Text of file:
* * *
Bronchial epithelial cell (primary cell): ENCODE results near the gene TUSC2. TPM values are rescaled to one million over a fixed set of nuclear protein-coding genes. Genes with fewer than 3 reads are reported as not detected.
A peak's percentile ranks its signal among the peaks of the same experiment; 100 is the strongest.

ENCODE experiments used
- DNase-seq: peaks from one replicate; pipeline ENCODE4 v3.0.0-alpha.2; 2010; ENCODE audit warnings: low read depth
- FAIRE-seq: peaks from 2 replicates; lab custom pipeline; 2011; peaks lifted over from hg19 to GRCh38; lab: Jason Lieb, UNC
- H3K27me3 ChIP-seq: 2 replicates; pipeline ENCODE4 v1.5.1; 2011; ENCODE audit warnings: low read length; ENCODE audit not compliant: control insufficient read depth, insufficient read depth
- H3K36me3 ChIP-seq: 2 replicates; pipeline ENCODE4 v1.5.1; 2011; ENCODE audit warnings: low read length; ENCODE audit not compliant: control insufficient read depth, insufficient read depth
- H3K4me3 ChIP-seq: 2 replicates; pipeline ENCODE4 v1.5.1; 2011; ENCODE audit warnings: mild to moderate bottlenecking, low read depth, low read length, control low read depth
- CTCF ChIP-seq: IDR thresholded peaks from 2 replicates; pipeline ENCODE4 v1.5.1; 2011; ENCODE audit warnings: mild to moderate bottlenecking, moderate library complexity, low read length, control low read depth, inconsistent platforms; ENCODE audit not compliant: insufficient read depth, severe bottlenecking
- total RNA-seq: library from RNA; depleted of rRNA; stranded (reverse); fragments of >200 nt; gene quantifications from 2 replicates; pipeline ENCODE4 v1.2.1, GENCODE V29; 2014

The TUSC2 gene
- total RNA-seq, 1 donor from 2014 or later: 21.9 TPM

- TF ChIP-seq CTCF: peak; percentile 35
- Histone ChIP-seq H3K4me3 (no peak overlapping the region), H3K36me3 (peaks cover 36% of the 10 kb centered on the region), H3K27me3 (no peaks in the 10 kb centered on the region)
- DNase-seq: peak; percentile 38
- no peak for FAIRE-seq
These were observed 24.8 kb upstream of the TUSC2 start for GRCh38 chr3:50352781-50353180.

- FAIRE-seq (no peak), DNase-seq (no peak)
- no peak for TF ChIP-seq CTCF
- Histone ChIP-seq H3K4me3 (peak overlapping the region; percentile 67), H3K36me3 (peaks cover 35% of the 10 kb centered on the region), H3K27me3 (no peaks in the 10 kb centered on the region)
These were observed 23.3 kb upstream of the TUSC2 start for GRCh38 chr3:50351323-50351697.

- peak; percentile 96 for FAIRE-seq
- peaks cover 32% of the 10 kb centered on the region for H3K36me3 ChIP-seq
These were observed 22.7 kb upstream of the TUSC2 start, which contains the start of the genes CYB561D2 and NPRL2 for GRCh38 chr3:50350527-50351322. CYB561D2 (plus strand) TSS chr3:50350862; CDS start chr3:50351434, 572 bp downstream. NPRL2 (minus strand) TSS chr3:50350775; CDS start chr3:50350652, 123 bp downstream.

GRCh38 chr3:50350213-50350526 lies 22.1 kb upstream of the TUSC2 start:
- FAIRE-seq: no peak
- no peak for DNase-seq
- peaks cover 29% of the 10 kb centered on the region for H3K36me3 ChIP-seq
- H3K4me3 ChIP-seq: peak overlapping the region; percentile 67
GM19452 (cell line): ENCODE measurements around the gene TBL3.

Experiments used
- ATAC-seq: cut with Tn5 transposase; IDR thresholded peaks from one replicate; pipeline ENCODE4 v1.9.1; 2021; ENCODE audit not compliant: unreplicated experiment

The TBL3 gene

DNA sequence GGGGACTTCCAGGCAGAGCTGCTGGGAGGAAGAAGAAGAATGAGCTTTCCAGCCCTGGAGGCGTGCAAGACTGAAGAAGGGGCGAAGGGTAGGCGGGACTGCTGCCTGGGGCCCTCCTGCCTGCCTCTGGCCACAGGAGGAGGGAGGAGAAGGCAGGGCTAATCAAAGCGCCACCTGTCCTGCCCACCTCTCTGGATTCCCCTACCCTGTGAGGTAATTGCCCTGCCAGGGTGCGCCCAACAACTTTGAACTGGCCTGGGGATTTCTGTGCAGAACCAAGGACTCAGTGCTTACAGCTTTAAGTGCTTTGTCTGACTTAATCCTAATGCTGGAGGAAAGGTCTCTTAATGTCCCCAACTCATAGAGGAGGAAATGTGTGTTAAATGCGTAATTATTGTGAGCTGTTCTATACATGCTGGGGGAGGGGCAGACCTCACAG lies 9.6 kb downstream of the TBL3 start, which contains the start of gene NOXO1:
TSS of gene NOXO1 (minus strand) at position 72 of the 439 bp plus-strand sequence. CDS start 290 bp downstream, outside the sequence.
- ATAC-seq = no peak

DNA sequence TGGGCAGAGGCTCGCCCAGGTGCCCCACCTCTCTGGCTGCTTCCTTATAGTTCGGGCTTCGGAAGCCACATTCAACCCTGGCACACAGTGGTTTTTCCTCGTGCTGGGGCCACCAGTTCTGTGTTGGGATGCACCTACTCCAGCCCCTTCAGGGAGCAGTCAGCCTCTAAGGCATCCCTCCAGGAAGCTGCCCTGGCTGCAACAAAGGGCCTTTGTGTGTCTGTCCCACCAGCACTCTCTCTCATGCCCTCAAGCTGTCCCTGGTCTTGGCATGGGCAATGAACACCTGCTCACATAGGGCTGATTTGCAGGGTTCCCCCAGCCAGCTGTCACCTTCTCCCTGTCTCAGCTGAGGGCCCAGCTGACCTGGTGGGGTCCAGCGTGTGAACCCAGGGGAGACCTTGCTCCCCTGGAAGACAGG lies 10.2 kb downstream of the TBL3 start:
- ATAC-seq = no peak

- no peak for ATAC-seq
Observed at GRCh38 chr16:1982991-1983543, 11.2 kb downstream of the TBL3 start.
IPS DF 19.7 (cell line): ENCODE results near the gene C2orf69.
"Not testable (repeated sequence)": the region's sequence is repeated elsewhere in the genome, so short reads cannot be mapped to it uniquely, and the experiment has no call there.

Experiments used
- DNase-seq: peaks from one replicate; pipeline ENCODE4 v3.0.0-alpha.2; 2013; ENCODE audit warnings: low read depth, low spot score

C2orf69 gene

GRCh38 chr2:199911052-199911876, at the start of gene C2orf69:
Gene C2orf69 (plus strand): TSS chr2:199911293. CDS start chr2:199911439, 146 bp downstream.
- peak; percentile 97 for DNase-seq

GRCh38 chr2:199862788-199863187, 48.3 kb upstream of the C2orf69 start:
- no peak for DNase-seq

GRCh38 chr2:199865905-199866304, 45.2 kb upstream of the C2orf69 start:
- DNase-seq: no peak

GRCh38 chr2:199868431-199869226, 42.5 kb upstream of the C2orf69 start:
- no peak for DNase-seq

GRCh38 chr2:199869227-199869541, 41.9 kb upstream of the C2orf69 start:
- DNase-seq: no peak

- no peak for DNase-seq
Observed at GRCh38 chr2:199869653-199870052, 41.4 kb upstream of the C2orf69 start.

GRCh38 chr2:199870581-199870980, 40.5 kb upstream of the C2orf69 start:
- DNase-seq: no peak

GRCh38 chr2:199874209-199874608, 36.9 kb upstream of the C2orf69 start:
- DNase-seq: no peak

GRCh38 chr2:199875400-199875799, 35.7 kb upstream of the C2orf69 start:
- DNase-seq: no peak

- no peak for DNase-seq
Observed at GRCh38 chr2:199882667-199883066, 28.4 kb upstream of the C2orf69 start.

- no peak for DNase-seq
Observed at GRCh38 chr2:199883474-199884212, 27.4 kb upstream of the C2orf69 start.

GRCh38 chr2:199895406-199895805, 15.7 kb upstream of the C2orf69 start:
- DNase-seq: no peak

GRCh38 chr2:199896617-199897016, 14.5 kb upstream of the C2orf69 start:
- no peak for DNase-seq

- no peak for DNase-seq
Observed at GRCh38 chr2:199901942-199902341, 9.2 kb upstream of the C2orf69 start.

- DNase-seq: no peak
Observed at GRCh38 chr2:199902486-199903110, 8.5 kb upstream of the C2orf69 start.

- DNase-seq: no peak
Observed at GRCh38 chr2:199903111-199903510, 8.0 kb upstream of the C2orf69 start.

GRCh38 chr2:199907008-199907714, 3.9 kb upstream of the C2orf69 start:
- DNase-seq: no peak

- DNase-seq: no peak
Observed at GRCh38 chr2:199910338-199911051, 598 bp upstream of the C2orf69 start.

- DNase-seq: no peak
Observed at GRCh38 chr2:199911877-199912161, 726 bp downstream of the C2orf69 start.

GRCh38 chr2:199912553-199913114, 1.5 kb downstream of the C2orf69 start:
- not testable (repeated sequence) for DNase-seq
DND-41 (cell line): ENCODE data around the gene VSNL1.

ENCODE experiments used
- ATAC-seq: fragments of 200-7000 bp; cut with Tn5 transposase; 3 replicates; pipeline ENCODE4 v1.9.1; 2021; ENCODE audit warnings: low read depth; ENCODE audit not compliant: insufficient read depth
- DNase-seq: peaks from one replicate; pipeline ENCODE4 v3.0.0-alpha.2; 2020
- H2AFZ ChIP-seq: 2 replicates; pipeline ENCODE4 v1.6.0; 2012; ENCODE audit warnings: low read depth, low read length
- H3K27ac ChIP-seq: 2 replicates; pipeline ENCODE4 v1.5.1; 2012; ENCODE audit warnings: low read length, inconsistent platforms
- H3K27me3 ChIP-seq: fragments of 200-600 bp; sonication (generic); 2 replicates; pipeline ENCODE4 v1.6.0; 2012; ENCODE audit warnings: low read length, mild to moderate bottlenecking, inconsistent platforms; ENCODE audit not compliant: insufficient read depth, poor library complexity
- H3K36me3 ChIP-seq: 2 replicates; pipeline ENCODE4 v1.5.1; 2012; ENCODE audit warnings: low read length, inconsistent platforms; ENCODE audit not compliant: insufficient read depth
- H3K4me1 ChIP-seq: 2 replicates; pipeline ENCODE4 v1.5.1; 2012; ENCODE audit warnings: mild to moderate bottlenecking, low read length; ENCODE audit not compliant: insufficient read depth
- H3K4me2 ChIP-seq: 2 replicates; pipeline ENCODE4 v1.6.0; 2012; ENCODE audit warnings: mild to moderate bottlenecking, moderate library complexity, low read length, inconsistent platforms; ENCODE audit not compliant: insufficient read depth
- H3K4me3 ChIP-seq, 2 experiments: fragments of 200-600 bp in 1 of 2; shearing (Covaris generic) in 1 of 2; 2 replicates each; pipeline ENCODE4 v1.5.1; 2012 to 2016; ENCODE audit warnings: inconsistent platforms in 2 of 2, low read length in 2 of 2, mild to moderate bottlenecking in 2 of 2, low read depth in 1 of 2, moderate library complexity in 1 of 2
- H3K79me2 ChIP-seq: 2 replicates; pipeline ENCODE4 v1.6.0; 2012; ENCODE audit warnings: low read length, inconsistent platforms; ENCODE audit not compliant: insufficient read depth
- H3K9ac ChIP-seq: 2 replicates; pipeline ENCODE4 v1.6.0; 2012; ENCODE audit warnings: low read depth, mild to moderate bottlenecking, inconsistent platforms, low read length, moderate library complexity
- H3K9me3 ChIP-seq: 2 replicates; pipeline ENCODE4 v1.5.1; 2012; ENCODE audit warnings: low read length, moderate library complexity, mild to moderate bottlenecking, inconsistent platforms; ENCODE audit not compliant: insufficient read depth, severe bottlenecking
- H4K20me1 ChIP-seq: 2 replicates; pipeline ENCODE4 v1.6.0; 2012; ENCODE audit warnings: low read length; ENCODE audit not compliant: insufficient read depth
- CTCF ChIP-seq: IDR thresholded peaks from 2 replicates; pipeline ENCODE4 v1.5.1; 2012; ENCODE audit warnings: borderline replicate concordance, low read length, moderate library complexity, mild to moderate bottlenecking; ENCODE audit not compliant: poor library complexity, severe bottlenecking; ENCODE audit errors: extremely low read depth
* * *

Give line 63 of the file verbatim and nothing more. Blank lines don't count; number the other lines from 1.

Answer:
GRCh38 chr2:199875400-199875799, 35.7 kb upstream of the C2orf69 start: